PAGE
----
They lent 50 of the cars to regular people who got to test drive them for a few months. A couple were sent to the New York World's Fair where visitors could ride in them around a small track.
And one went on a whirlwind tour of the globe.
The cars which were lent to consumers for testing were often fueled by diesel and home heating oil, but the engineers tested them on a whole raft of other fuels. And whenever the press was within earshot, the multi-fuel capability of the engine was often touted.
One ended up in Mexico on that world tour and the President of Mexico, Adolfo Mateos, came out to see the car and greet the Chrysler representative who had brought it. As the president heard the typical pitch about the various things the car would run on, he was curious. Would the car run on tequila? He offered to provide them the tequila if, in fact, the car could run on it.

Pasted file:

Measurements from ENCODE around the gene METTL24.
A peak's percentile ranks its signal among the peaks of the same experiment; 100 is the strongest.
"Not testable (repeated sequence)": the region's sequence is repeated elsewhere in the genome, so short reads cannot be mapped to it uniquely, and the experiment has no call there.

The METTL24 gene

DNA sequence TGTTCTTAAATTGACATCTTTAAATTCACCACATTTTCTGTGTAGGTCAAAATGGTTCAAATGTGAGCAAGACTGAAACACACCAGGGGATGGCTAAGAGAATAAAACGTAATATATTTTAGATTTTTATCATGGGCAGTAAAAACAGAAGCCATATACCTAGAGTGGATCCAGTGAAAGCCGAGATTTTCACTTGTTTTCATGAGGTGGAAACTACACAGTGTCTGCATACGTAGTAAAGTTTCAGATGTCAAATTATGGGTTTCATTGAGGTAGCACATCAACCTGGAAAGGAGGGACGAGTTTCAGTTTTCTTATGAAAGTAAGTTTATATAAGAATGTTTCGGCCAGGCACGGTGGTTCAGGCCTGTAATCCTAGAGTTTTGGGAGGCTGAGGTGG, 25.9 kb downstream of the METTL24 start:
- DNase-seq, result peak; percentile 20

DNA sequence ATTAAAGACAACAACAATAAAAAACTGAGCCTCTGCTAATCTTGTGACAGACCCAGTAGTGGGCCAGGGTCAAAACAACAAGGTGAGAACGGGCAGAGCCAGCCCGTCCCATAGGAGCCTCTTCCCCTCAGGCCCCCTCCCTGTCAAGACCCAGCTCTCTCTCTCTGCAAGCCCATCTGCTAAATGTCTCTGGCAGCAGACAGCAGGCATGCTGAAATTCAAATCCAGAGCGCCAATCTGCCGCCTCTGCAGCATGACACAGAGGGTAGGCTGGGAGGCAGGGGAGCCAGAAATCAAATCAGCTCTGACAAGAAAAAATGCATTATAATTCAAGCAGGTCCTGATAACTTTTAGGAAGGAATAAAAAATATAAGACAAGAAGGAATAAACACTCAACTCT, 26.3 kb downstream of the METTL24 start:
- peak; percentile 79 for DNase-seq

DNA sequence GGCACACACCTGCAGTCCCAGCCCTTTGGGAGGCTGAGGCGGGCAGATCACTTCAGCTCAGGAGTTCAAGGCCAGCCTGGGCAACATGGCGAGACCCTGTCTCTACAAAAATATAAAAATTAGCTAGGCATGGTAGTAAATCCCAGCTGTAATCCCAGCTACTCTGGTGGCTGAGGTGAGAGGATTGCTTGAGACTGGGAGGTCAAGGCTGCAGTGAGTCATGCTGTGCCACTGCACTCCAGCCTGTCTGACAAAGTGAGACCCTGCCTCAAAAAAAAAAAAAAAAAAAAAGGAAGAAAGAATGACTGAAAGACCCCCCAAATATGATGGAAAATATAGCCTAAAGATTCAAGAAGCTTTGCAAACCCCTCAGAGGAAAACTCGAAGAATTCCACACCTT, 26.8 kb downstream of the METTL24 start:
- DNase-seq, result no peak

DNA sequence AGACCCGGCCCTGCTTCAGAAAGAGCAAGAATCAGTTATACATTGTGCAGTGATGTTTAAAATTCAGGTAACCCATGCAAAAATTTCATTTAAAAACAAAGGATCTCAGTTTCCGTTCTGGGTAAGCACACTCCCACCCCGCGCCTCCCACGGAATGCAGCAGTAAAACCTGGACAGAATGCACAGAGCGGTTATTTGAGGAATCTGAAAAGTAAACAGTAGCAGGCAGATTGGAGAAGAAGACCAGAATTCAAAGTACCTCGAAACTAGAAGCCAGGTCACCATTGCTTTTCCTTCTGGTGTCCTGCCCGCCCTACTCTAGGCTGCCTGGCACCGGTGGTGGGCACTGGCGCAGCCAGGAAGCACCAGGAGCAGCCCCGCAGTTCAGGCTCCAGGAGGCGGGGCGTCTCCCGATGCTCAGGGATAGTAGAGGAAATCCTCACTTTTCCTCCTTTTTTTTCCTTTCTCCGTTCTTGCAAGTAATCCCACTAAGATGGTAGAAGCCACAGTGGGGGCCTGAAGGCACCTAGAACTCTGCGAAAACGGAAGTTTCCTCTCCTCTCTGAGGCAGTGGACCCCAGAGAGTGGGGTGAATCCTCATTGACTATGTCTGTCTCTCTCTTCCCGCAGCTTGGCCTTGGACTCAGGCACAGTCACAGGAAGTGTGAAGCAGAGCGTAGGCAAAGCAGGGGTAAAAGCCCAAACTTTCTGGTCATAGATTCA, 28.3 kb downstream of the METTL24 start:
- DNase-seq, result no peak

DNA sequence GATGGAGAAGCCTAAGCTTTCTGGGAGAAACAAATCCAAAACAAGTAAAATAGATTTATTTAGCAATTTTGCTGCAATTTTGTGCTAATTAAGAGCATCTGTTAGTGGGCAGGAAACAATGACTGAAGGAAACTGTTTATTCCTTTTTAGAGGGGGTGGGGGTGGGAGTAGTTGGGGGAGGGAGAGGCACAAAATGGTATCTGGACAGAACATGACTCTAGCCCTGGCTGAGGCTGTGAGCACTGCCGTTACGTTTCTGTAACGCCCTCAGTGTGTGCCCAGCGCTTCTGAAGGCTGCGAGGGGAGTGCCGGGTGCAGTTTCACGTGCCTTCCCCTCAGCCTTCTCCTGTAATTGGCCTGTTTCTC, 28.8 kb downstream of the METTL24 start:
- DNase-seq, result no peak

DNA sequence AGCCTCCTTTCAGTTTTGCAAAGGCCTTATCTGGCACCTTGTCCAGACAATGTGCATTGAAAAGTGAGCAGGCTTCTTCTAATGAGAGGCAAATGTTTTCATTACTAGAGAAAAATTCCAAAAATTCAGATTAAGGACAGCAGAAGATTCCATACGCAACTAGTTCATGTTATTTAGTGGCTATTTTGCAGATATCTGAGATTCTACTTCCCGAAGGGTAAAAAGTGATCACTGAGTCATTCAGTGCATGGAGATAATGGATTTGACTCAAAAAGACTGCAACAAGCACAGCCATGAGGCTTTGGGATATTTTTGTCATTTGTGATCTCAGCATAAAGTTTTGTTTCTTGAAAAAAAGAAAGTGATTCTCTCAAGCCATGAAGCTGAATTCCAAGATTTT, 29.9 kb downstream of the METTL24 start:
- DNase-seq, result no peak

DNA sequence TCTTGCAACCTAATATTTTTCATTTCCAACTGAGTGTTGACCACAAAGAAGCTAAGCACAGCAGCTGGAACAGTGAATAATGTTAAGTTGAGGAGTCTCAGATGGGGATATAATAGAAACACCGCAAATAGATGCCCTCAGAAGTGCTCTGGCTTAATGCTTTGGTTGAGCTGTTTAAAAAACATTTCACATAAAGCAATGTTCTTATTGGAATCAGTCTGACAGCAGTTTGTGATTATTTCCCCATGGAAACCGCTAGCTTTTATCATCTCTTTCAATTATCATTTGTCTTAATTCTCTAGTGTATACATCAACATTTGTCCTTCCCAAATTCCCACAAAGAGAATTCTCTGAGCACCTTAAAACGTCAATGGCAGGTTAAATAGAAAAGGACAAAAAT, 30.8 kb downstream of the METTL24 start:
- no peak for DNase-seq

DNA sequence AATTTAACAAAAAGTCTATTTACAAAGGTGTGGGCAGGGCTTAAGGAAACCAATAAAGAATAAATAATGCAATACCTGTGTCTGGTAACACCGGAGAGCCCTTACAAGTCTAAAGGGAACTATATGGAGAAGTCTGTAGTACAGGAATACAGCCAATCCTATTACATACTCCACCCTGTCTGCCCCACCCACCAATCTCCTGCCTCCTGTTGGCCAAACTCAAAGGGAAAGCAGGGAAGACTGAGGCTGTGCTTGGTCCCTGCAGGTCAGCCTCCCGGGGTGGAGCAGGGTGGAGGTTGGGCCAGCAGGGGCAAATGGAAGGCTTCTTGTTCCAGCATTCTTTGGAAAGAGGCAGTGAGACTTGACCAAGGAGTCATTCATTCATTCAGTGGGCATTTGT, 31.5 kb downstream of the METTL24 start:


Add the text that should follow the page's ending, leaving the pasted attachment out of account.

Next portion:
While the car had been tested on a variety of liquids that packed a punch, no one knew if the car had ever actually been run on tequila.
The Chrysler PR man with the car quickly called back to Detroit to ask if it would be safe to run tequila through the engine. Detroit HQ quickly sent someone to a local party story, the engineers ran a few gallons of tequila through a turbine engine and called down to Mexico and confirmed that the car would, indeed, run on tequila.
A few gallons were dumped in the tank and the president was given a quick spin in the car–powered by the tequila he had requested.
At the end of the trials in 1966 Chrysler destroyed 46 of the 55 cars not wanting them to be a potential source of bad publicity if they were poorly maintained.
Chrysler retained one operational turbine car for historical reasons and it appears at car shows around the United States from time to time.
Jay Leno owns one, and automobile collector Frank Kleptz of Terre Haute, Indiana owns the other.
A turbine car, painted white with blue racing stripes (the sole car not to be painted bronze), featured in the 1964 film The Lively Set.